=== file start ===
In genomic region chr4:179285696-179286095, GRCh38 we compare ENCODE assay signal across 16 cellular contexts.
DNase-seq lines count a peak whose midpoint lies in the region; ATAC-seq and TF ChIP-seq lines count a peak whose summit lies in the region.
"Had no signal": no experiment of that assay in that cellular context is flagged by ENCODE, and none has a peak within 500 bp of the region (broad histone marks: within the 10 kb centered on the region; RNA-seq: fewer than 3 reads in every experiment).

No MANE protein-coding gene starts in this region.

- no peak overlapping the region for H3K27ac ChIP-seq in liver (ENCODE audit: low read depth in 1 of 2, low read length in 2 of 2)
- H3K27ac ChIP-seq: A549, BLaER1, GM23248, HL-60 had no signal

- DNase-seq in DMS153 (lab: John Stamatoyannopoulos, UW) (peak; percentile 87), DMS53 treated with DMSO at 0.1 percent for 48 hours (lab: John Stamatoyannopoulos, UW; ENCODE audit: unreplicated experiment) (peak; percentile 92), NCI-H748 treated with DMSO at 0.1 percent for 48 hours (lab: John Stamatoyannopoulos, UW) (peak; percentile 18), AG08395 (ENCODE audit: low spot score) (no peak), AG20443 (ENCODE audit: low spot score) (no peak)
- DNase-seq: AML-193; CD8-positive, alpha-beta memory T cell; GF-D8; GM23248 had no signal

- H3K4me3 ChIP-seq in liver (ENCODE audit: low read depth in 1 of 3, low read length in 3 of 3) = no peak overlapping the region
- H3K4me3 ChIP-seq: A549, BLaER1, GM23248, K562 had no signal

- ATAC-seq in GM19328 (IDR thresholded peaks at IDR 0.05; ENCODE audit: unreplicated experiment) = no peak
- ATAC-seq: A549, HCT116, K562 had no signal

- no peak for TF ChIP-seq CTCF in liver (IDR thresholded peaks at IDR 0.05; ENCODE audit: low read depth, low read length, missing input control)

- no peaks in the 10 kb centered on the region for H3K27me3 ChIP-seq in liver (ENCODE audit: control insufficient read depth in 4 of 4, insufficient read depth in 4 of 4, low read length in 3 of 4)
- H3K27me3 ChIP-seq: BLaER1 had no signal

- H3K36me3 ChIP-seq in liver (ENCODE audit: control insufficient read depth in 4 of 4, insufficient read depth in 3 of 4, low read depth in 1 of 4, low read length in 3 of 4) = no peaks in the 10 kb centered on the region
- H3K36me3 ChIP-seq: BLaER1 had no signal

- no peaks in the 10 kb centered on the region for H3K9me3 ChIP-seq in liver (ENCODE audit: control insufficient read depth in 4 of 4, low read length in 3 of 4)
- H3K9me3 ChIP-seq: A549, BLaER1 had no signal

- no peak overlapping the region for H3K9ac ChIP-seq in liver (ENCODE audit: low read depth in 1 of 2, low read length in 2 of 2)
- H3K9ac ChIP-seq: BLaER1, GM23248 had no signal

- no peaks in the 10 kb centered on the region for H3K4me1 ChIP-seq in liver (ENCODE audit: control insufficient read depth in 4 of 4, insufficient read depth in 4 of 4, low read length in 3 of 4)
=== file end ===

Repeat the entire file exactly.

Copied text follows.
In genomic region chr4:179285696-179286095, GRCh38 we compare ENCODE assay signal across 16 cellular contexts.
DNase-seq lines count a peak whose midpoint lies in the region; ATAC-seq and TF ChIP-seq lines count a peak whose summit lies in the region.
"Had no signal": no experiment of that assay in that cellular context is flagged by ENCODE, and none has a peak within 500 bp of the region (broad histone marks: within the 10 kb centered on the region; RNA-seq: fewer than 3 reads in every experiment).

No MANE protein-coding gene starts in this region.

- no peak overlapping the region for H3K27ac ChIP-seq in liver (ENCODE audit: low read depth in 1 of 2, low read length in 2 of 2)
- H3K27ac ChIP-seq: A549, BLaER1, GM23248, HL-60 had no signal

- DNase-seq in DMS153 (lab: John Stamatoyannopoulos, UW) (peak; percentile 87), DMS53 treated with DMSO at 0.1 percent for 48 hours (lab: John Stamatoyannopoulos, UW; ENCODE audit: unreplicated experiment) (peak; percentile 92), NCI-H748 treated with DMSO at 0.1 percent for 48 hours (lab: John Stamatoyannopoulos, UW) (peak; percentile 18), AG08395 (ENCODE audit: low spot score) (no peak), AG20443 (ENCODE audit: low spot score) (no peak)
- DNase-seq: AML-193; CD8-positive, alpha-beta memory T cell; GF-D8; GM23248 had no signal

- H3K4me3 ChIP-seq in liver (ENCODE audit: low read depth in 1 of 3, low read length in 3 of 3) = no peak overlapping the region
- H3K4me3 ChIP-seq: A549, BLaER1, GM23248, K562 had no signal

- ATAC-seq in GM19328 (IDR thresholded peaks at IDR 0.05; ENCODE audit: unreplicated experiment) = no peak
- ATAC-seq: A549, HCT116, K562 had no signal

- no peak for TF ChIP-seq CTCF in liver (IDR thresholded peaks at IDR 0.05; ENCODE audit: low read depth, low read length, missing input control)

- no peaks in the 10 kb centered on the region for H3K27me3 ChIP-seq in liver (ENCODE audit: control insufficient read depth in 4 of 4, insufficient read depth in 4 of 4, low read length in 3 of 4)
- H3K27me3 ChIP-seq: BLaER1 had no signal

- H3K36me3 ChIP-seq in liver (ENCODE audit: control insufficient read depth in 4 of 4, insufficient read depth in 3 of 4, low read depth in 1 of 4, low read length in 3 of 4) = no peaks in the 10 kb centered on the region
- H3K36me3 ChIP-seq: BLaER1 had no signal

- no peaks in the 10 kb centered on the region for H3K9me3 ChIP-seq in liver (ENCODE audit: control insufficient read depth in 4 of 4, low read length in 3 of 4)
- H3K9me3 ChIP-seq: A549, BLaER1 had no signal

- no peak overlapping the region for H3K9ac ChIP-seq in liver (ENCODE audit: low read depth in 1 of 2, low read length in 2 of 2)
- H3K9ac ChIP-seq: BLaER1, GM23248 had no signal

- no peaks in the 10 kb centered on the region for H3K4me1 ChIP-seq in liver (ENCODE audit: control insufficient read depth in 4 of 4, insufficient read depth in 4 of 4, low read length in 3 of 4)